Midwifery Year One: Placements

So year one posts are nearly over! I've shared my year one review and talked about all the different types of assessments, even sharing my grades but today I'm going to talk about the placements.

First up, was community placement. This was a six week long block and I hadn’t a clue what to expect. I ended up really enjoying the whole experience and I had an absolutely incredible mentor who supported me so well throughout. I was very lucky in that respect because she made the experience all the better. I think I was completely oblivious to the whole community midwifery role so I didn’t really know what they did or how it linked into the hospital role that I knew so well. For me, the practice was really interesting to see, especially looking at the big picture of the antenatal and postnatal journey. Although given the current structure of midwifery care the postnatal role is less of a midwife and more of the maternity support workers, but that’s a whole different topic. I got to experience the whole range of appointments and lots of different aspects in addition to the norm. Plus, I was based in a very diverse area with not only some wealthy women but also a lot of poorer families with I am and I also got pushed outside of my comfort zone.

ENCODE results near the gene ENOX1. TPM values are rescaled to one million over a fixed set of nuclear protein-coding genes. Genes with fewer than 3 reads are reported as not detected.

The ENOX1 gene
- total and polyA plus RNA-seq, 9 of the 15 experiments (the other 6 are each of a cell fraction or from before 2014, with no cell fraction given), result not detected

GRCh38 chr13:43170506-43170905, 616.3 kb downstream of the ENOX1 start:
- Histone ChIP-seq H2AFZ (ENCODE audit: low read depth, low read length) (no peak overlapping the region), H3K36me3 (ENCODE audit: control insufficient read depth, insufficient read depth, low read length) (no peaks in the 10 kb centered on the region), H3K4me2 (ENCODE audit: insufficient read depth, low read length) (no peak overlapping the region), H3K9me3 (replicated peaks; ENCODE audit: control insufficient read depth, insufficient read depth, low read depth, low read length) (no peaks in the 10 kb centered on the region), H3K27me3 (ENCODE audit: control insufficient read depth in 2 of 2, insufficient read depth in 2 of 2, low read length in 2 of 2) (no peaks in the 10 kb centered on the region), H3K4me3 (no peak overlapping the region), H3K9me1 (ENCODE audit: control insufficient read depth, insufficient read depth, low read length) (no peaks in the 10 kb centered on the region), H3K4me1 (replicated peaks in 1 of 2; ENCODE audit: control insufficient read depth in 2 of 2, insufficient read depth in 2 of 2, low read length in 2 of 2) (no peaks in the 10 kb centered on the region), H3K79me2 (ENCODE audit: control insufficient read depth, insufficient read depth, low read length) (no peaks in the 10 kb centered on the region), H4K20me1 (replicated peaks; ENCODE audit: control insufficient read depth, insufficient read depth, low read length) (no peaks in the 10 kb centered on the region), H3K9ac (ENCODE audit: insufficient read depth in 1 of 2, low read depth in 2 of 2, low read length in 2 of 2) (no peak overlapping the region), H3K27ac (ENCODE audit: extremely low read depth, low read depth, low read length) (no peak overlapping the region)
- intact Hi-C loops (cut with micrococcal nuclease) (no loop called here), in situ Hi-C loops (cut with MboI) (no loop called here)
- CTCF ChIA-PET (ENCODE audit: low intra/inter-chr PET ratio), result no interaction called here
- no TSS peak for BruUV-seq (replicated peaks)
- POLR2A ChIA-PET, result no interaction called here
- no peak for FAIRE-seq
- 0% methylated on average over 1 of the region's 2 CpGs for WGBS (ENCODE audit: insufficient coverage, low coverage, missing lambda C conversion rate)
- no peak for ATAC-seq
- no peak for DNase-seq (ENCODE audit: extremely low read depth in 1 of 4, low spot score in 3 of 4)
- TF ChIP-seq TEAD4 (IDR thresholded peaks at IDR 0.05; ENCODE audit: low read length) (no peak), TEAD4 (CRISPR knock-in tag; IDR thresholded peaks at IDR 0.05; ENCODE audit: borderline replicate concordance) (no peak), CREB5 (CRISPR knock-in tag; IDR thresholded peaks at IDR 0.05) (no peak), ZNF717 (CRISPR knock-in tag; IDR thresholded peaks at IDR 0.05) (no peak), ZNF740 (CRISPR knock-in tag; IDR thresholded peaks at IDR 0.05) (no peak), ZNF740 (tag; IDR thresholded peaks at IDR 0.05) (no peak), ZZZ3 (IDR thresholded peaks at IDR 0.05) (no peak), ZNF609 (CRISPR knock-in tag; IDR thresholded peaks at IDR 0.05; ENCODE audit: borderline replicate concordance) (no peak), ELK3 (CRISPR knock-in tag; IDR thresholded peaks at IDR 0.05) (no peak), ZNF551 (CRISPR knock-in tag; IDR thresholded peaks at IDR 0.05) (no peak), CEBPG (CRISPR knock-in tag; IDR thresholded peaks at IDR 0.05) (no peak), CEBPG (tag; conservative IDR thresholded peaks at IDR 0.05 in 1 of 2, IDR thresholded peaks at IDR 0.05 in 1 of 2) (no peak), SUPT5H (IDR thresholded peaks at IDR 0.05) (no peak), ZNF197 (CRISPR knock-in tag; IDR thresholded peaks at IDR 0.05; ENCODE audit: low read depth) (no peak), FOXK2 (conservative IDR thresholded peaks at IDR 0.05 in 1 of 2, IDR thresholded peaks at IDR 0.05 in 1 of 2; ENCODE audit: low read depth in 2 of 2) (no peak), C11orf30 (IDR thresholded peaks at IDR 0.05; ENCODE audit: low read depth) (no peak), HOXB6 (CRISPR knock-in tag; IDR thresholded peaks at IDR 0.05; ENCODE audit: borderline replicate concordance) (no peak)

Labour suite was by far my most challenging but also the most rewarding and I loved every second of it. I think it was made a little harder for me because my mentor only did night shifts, meaning I only did night shifts. It was split into a 6 week and 4 week block, in which I did 6 day shifts. Honestly, I didn't mind too much. I don't particularly see much difference between night and day shifts on labour suite because everything runs 24hrs, quite consistently. But the positive is that there are less doctors, meaning there are more normal vaginal deliveries, plus more babies tend to be born on an evening, just like animals in the wild.

I had such a wonderful first 10 weeks, with not only great continuity but also some beautiful births. My first block consisted of mainly sanctuary shifts, which is for low risk women, midwifery led care and normal vaginal births. I also had some induction shifts thrown into the mix but usually, we got called back to labour suite due to the staffing need. I felt very competent in normal care but always worried when anything went wrong.

My 4 week block, was completely different but just as rewarding. I got very lucky with my births in the first 6 weeks, but I hadn't seen many complications. I really found it useful to see forceps, ventousse and cesarean section deliveries, because it allowed me to develop new skills like scribing and comforting the woman. I also started to give intramuscular injections, took cord bloods and cord gases and got more involved in the medication aspect.

While at the time I was quite down because I went through 5 shifts of not seeing a baby born, let alone catching one, I really think it made my whole labour suite experience really well rounded because I got to experience the many different sides to labour. I ended up catching 21 births as my total for year one and it finished with my case holding lady delivering, which was basically as perfect as it could be.